— Heads and Tales • Various

... convent was a good work, in his Protestant eyes, which had not become a whit less prejudiced at Paris. So he was quite prepared to take his full share of his niece, or more, if she should object to her father's looks, and he only suggested halting at an old woman's stall to buy some sweetmeats by way of propitiation—a proceeding which much amazed the gazing population of Lucon. Two reports were going about, one that the King had vowed a silver image of himself to St. Ursula, if her Prioress would obtain his recovery by their prayers; the other that he ...
— The Chaplet of Pearls • Charlotte M. Yonge

... is angry with me," said Louise, misconstruing the connexion of the parties. "I will not remain to give her any offence. If there is a stable or a cowhouse, an empty stall will be bed enough for Charlot ...
— The Fair Maid of Perth • Sir Walter Scott

... to have been connected with a monastic establishment. Chimney-pieces remain in alto-relievo: on one is sculptured the story of Sampson; the other represents many passages in the life of our Saviour, from his birth in the stall to his death on ...
— The Mirror of Literature, Amusement, and Instruction, Vol. 10, Issue 267, August 4, 1827 • Various

... corner of the alley in panting yet still vociferous pursuit, Whitey stumbled up the inclined platform before the open doors, staggered thunderously across the carriage-house and through another open door into a stall, an apartment vacant since the occupancy of Mr. Schofield's last ...
— Short Stories of Various Types • Various

... Philistine in all matters aesthetic. Good music he listened to with, as he put it, unintelligent and barbarous enjoyment; and since he had, shamefully, never yet heard the great pianist, he had bought the best stall procurable some weeks before, and now, after a taxing day in the law courts, had foregone his after-dinner coffee in order not to miss one note of the opening Appassionata; it was a sonata he was very fond of. He sometimes picked out ...
— Tante • Anne Douglas Sedgwick

... while, and then went out of the cellar into the yard with his saddle on his head. The cook, seeing him there, told him to carry the saddle to the stable where the horses were kept. Tip-Top went to the stable, placed his saddle in an empty stall, and ...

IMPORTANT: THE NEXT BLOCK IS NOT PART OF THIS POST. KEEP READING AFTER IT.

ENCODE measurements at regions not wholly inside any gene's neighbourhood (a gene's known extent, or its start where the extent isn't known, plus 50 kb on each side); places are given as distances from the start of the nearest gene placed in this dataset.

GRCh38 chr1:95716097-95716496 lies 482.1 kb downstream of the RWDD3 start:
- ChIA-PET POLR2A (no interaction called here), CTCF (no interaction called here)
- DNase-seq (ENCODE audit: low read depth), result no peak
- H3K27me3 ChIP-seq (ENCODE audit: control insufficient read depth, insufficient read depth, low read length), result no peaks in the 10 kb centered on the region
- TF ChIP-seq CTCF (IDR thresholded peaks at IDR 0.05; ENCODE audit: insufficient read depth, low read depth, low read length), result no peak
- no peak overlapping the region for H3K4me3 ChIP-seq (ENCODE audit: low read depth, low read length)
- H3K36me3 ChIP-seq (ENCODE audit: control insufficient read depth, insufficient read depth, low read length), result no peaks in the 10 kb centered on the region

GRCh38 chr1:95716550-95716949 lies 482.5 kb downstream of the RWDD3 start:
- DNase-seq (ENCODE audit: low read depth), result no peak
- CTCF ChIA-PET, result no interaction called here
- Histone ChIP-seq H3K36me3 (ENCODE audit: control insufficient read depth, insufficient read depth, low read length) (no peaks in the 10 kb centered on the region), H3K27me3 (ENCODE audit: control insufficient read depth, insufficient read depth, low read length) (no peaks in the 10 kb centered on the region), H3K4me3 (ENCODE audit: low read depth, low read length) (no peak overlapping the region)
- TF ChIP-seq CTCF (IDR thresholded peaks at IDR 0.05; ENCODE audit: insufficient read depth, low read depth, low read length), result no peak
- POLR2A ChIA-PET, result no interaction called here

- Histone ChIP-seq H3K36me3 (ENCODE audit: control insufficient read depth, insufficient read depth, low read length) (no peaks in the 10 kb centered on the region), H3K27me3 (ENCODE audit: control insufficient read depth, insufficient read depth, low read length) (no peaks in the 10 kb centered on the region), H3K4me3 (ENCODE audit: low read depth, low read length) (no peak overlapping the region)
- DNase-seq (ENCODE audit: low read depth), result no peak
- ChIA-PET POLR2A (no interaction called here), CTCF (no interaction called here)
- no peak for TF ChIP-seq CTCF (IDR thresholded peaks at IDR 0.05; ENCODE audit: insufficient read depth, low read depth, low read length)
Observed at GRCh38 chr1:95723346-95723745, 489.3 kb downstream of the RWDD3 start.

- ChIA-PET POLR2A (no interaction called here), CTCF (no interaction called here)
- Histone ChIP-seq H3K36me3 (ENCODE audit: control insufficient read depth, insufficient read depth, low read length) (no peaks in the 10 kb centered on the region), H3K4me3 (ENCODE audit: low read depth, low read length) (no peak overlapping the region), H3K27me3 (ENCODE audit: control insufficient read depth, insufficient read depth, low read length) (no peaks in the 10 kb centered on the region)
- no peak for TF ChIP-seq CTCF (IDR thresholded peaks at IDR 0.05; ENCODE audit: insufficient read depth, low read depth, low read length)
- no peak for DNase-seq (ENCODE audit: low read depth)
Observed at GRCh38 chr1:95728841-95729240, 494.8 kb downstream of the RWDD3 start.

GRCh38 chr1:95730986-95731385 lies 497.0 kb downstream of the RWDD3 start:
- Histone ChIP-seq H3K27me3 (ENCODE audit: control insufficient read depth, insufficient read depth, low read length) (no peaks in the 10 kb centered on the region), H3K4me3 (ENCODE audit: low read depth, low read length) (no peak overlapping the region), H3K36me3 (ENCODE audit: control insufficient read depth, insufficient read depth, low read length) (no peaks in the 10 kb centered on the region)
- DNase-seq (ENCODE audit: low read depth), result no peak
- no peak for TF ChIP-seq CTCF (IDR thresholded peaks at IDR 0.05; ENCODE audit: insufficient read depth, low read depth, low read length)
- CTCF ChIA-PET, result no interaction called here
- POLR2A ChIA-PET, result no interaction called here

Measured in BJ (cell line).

— Little Mr. Thimblefinger and His Queer Country • Joel Chandler Harris

... inscription displayed on the coins, "E pluribus unum." Everything a man possesses is voluntarily subjected to the law of interchange. The farmer, the land speculator, and the keeper of the meanest grocery or barber's stall, are alike open to "a trade," that is, an exchange of commodities, in the hope or prospect of some profit, honestly or dishonestly, being attached to the transaction. This induces a loose, gambling propensity, which, indulged in to excess, often leads to ruin and involvement, and, if absolute ...
— An Englishman's Travels in America - His Observations Of Life And Manners In The Free And Slave States • John Benwell

... chamber-door, under the shelter of a ruined ivy-clad tower. Denys himself certainly was a joyous lad enough. At the cliff-side cottage, nestling actually beneath the vineyards, he came to be an unrivalled gardener, and, grown to manhood, brought his produce to market, keeping a stall in the great cathedral square for the sale of melons and pomegranates, all manner of seeds and flowers (omnia speciosa camporum), honey also, wax tapers, sweetmeats hot from the frying-pan, rough home-made ...
— Imaginary Portraits • Walter Pater

... was in command of the Pilgrim, there was as much preparation and ceremony as there would be in getting a seventy-four under way. Captain Faucon was a sailor, every inch of him. He knew what a ship was, and was as much at home in one as a cobbler in his stall. I wanted no better proof of this than the opinion of the ship's crew, for they had been six months under his command, and knew him thoroughly, and if sailors allow their captain to be a good seaman, you may be sure he is one, for that is ...